Mr. Hickey did not succeed in getting his slate of three candidates elected. The other two — Michael Stogner and Frederick Graham — finished sixth and seventh. Mr. Hickey wanted the three to take over majority control of the board to reduce to zero the amount of property taxes collected by the district.
The latest count: Jerry Shefren, 21,212; Jack Hickey, 20,289; Art Faro, 18,834; Ruth West-Gorrin, 18,309; Alpio Barbara, 12,906; Michael Stogner, 8,040; and Frederick Graham, 7,480.
The district now funds regional healthcare programs such as low-cost or free clinics in Redwood City and unincorporated North Fair Oaks, and a program to restore nurses to public high schools and fund school gardens, health education and walk-to-school programs, outgoing board President Don Horsley told The Almanac.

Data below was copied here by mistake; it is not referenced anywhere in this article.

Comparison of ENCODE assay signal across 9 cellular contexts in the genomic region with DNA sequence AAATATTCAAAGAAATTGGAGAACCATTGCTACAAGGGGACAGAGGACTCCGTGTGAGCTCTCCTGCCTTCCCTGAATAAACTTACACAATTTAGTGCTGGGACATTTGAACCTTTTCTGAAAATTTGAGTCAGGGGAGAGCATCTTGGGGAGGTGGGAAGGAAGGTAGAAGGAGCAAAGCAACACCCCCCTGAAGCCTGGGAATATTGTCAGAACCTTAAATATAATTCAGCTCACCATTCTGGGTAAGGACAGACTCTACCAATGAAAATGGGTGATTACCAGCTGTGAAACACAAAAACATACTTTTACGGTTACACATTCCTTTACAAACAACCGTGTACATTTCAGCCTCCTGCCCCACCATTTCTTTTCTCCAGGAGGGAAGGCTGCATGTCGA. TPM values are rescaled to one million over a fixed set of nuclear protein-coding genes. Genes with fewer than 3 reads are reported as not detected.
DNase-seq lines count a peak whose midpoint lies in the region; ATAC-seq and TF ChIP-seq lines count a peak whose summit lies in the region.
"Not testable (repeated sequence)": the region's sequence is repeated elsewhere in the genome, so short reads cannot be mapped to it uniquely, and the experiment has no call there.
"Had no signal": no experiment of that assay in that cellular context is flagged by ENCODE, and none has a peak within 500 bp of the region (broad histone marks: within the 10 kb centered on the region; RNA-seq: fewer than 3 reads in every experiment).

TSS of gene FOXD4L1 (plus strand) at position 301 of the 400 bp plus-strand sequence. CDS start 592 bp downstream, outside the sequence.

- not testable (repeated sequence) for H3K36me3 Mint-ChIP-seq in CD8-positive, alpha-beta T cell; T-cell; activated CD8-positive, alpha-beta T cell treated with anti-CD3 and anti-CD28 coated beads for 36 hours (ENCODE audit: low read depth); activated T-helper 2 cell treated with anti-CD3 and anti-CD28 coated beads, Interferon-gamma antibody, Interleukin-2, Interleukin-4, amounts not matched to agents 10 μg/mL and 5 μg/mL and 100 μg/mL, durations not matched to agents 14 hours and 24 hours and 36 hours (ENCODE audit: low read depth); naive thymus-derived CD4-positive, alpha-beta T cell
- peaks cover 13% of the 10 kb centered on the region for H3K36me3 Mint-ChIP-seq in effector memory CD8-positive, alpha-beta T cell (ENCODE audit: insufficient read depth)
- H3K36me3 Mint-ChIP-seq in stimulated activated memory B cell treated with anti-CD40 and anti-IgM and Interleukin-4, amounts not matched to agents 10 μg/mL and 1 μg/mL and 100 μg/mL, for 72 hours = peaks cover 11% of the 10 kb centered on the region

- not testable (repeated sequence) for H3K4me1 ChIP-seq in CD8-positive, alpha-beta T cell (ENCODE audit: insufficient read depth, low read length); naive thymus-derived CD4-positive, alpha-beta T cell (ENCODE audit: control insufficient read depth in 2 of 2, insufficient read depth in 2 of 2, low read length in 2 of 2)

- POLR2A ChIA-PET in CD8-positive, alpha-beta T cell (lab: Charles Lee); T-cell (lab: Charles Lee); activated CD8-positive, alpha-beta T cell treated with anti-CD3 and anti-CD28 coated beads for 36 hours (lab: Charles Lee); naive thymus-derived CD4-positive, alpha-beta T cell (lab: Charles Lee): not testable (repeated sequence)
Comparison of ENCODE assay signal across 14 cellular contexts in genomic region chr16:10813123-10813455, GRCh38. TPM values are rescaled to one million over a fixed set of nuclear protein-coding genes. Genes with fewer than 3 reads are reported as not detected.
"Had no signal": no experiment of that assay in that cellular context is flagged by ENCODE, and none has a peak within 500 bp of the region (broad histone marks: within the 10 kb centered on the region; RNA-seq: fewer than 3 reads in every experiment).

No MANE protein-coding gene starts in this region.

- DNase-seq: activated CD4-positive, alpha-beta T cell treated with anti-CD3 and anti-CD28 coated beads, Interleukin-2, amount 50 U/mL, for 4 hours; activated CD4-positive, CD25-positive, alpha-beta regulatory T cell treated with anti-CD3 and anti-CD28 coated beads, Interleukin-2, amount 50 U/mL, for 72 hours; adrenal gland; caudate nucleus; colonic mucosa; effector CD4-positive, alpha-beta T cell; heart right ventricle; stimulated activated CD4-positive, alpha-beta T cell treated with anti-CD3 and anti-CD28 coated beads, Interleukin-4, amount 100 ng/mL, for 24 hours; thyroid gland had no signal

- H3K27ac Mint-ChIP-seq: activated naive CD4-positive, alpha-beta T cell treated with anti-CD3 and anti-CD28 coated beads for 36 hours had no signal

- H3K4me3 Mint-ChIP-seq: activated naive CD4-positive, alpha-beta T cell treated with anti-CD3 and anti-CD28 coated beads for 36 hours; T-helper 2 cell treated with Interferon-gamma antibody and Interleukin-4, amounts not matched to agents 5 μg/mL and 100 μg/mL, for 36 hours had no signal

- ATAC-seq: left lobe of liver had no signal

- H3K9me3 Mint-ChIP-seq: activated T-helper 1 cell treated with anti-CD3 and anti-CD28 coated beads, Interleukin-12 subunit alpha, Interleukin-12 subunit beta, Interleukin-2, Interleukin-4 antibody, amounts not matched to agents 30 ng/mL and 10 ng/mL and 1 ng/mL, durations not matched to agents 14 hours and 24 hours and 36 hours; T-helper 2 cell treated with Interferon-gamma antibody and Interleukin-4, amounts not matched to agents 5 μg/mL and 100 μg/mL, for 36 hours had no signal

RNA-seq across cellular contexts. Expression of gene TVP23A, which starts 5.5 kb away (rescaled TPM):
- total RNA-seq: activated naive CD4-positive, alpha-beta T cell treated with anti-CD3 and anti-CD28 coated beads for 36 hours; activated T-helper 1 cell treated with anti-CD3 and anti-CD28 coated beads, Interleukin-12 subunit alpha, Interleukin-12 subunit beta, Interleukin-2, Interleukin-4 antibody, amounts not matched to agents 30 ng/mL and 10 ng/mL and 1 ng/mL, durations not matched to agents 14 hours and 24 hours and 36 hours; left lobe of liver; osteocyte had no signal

The county Board of Supervisors on Oct. 19 approved a grant of $6.3 million from the district to the county public health system for the purpose of consolidating into one clinic the three existing facilities that offer free or low-cost medical treatment. Two of those three clinics are in in North Fair Oaks and one is in Menlo Park.
The district granted $3.6 million to the county for this new clinic in the 2008-09 and 2009-10 budget years, said public health spokeswoman Robyn Thaw. This new grant raises the total to $9.9 million.
In an interview, Mr. Hickey described as "false philanthropy" the distribution of property tax revenues to local nonprofits. "This sort of giving money that isn't (the district's). This is taxpayers' money," he said. "Unfortunately, the government has gotten in the way of true philanthropy."
The Sequoia Healthcare District, like all health care districts in the state, used to oversee a public hospital. The state Legislature changed the missions of these districts in 1994 to reflect an evolution of medical practice away from hospital services and toward outpatient services.